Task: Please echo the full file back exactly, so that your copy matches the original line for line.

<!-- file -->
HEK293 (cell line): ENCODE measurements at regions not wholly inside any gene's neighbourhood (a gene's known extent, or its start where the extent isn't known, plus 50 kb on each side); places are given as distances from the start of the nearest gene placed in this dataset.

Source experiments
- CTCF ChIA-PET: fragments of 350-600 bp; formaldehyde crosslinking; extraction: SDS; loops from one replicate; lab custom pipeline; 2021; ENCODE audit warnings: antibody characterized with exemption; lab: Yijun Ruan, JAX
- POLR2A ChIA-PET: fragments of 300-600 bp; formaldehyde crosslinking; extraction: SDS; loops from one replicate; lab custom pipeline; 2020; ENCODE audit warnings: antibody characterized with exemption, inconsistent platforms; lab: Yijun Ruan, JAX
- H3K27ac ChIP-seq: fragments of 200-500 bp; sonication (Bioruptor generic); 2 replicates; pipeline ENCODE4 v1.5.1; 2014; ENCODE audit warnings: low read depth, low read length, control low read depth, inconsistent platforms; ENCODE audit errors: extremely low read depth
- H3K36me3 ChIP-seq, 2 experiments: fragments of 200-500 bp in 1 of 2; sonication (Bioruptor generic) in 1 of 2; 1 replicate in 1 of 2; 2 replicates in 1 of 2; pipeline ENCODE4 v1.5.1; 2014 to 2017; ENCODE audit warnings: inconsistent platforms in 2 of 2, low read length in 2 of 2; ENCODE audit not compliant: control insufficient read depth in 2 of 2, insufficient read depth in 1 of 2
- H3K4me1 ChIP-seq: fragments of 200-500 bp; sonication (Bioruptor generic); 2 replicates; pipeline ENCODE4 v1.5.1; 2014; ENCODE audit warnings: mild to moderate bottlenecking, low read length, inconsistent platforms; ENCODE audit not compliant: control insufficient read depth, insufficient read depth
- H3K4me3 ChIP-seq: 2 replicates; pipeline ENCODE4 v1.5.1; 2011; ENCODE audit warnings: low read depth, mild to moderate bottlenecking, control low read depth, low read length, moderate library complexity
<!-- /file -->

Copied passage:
HEK293 (cell line): ENCODE measurements at regions not wholly inside any gene's neighbourhood (a gene's known extent, or its start where the extent isn't known, plus 50 kb on each side); places are given as distances from the start of the nearest gene placed in this dataset.

Source experiments
- CTCF ChIA-PET: fragments of 350-600 bp; formaldehyde crosslinking; extraction: SDS; loops from one replicate; lab custom pipeline; 2021; ENCODE audit warnings: antibody characterized with exemption; lab: Yijun Ruan, JAX
- POLR2A ChIA-PET: fragments of 300-600 bp; formaldehyde crosslinking; extraction: SDS; loops from one replicate; lab custom pipeline; 2020; ENCODE audit warnings: antibody characterized with exemption, inconsistent platforms; lab: Yijun Ruan, JAX
- H3K27ac ChIP-seq: fragments of 200-500 bp; sonication (Bioruptor generic); 2 replicates; pipeline ENCODE4 v1.5.1; 2014; ENCODE audit warnings: low read depth, low read length, control low read depth, inconsistent platforms; ENCODE audit errors: extremely low read depth
- H3K36me3 ChIP-seq, 2 experiments: fragments of 200-500 bp in 1 of 2; sonication (Bioruptor generic) in 1 of 2; 1 replicate in 1 of 2; 2 replicates in 1 of 2; pipeline ENCODE4 v1.5.1; 2014 to 2017; ENCODE audit warnings: inconsistent platforms in 2 of 2, low read length in 2 of 2; ENCODE audit not compliant: control insufficient read depth in 2 of 2, insufficient read depth in 1 of 2
- H3K4me1 ChIP-seq: fragments of 200-500 bp; sonication (Bioruptor generic); 2 replicates; pipeline ENCODE4 v1.5.1; 2014; ENCODE audit warnings: mild to moderate bottlenecking, low read length, inconsistent platforms; ENCODE audit not compliant: control insufficient read depth, insufficient read depth
- H3K4me3 ChIP-seq: 2 replicates; pipeline ENCODE4 v1.5.1; 2011; ENCODE audit warnings: low read depth, mild to moderate bottlenecking, control low read depth, low read length, moderate library complexity